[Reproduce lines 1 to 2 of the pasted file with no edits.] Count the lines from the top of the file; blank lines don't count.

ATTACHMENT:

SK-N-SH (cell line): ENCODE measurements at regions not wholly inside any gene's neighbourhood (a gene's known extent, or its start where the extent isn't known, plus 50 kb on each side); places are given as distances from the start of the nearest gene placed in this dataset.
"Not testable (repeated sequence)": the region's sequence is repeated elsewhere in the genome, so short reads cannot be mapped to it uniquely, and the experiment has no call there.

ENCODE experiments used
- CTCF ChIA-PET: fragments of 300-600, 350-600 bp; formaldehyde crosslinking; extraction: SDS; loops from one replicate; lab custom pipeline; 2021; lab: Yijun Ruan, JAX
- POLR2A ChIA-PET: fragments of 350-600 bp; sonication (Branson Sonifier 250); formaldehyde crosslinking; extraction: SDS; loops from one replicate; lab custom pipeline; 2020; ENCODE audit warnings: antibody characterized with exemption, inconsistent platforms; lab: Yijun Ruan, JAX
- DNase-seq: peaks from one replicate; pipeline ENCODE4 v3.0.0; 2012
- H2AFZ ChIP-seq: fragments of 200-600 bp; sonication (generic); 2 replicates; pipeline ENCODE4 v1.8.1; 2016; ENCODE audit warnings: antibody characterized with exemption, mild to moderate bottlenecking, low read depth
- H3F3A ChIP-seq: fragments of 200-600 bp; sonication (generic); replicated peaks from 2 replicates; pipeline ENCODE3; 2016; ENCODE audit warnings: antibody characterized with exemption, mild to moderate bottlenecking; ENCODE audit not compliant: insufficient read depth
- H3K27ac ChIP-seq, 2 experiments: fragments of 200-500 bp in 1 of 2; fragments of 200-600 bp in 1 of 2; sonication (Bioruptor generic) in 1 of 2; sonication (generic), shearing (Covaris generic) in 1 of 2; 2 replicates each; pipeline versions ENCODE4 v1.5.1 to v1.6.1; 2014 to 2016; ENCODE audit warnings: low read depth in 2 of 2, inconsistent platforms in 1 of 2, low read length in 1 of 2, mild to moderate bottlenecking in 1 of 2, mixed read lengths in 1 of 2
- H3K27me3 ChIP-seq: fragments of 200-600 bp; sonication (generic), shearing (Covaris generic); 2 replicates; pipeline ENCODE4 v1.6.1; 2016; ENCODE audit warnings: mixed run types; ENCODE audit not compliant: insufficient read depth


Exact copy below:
SK-N-SH (cell line): ENCODE measurements at regions not wholly inside any gene's neighbourhood (a gene's known extent, or its start where the extent isn't known, plus 50 kb on each side); places are given as distances from the start of the nearest gene placed in this dataset.
"Not testable (repeated sequence)": the region's sequence is repeated elsewhere in the genome, so short reads cannot be mapped to it uniquely, and the experiment has no call there.